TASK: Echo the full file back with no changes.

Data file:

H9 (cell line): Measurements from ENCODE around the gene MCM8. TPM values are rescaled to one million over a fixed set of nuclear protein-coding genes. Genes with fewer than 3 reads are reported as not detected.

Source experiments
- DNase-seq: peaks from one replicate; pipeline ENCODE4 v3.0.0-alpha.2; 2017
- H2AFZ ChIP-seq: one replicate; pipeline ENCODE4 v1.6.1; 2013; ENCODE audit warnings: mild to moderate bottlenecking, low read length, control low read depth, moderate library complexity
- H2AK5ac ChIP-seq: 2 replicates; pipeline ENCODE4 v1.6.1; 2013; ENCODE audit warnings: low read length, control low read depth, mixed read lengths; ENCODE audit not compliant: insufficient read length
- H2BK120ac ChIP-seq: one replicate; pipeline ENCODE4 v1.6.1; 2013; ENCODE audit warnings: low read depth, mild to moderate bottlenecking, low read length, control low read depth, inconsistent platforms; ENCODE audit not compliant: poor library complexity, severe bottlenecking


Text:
H9 (cell line): Measurements from ENCODE around the gene MCM8. TPM values are rescaled to one million over a fixed set of nuclear protein-coding genes. Genes with fewer than 3 reads are reported as not detected.

Source experiments
- DNase-seq: peaks from one replicate; pipeline ENCODE4 v3.0.0-alpha.2; 2017
- H2AFZ ChIP-seq: one replicate; pipeline ENCODE4 v1.6.1; 2013; ENCODE audit warnings: mild to moderate bottlenecking, low read length, control low read depth, moderate library complexity
- H2AK5ac ChIP-seq: 2 replicates; pipeline ENCODE4 v1.6.1; 2013; ENCODE audit warnings: low read length, control low read depth, mixed read lengths; ENCODE audit not compliant: insufficient read length
- H2BK120ac ChIP-seq: one replicate; pipeline ENCODE4 v1.6.1; 2013; ENCODE audit warnings: low read depth, mild to moderate bottlenecking, low read length, control low read depth, inconsistent platforms; ENCODE audit not compliant: poor library complexity, severe bottlenecking